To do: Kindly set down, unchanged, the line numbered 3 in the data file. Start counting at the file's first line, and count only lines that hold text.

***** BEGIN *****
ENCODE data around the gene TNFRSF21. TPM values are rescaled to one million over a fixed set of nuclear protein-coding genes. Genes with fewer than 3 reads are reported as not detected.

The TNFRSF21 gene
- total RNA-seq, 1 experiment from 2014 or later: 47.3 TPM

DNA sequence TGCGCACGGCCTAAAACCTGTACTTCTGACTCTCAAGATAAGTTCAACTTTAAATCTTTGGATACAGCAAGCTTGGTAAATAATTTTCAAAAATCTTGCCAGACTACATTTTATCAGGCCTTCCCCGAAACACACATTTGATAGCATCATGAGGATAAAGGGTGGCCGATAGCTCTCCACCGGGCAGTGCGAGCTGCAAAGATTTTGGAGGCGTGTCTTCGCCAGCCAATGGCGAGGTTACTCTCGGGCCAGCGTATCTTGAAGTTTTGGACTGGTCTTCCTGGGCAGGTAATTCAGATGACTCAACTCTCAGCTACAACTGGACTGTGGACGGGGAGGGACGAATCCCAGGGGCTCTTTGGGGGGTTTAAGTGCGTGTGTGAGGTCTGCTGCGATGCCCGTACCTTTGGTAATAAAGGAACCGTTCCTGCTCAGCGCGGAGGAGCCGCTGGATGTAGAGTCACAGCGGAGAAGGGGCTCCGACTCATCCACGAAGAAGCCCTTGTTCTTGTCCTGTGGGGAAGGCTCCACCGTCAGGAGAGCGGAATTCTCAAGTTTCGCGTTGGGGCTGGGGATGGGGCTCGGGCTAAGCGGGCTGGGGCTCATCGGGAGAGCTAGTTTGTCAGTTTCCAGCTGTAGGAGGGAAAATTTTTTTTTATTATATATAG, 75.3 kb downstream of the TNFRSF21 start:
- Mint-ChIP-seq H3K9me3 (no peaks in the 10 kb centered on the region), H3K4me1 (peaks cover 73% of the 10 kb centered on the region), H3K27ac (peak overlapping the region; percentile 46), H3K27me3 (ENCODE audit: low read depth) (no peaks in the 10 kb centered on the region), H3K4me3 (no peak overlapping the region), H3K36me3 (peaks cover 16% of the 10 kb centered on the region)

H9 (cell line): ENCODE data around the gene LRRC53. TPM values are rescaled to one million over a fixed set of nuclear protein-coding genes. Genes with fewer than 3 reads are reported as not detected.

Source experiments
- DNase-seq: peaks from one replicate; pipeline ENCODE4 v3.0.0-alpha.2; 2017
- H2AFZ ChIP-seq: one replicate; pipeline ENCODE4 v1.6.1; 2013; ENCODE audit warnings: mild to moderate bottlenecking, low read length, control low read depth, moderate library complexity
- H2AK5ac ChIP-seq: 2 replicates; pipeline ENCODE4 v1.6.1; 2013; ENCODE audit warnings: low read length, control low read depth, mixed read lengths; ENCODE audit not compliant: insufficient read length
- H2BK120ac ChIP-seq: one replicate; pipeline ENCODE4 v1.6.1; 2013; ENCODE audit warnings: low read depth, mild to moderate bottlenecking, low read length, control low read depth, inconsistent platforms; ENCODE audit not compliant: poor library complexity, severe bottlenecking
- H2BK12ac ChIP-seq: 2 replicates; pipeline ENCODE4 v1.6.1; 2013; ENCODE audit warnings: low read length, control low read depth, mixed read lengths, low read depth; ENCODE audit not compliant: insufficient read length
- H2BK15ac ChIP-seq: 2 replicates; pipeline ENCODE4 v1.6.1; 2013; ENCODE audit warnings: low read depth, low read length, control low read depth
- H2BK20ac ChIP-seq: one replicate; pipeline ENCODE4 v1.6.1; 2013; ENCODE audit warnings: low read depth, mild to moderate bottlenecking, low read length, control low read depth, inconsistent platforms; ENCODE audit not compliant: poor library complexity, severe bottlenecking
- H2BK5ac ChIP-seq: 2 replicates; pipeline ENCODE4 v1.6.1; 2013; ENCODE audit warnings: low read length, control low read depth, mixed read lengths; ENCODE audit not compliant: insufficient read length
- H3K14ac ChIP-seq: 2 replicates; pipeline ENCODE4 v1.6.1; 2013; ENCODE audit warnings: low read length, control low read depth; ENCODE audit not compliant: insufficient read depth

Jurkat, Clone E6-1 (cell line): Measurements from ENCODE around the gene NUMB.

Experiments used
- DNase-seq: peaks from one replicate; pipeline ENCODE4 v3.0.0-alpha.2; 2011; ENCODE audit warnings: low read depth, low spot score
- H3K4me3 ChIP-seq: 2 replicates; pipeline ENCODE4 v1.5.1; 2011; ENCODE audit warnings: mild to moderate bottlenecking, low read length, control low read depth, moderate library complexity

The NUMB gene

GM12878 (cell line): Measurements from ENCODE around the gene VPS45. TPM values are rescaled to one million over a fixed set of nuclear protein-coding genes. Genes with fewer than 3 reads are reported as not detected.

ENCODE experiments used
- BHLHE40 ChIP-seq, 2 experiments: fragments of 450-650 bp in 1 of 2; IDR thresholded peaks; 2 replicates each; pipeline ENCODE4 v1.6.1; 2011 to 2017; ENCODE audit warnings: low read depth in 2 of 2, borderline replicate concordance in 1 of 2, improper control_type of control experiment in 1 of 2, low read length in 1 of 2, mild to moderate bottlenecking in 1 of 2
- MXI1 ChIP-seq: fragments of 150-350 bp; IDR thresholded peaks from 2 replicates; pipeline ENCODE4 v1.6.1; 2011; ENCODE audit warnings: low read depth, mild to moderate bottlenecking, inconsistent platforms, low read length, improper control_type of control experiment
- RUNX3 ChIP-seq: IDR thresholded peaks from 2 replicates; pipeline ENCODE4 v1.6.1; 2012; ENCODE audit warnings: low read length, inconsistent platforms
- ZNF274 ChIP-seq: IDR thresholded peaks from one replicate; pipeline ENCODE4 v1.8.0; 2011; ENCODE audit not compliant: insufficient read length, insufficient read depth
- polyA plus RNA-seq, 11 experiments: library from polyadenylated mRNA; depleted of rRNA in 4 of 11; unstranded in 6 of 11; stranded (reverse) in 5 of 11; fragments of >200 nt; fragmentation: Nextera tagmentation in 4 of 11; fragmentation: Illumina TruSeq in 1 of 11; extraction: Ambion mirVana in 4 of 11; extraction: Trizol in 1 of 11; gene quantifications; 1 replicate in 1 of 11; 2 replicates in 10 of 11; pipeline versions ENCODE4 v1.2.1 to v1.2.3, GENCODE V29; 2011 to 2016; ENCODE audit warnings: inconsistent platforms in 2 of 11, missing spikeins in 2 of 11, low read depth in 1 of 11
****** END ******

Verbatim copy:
- total RNA-seq, 1 experiment from 2014 or later: 47.3 TPM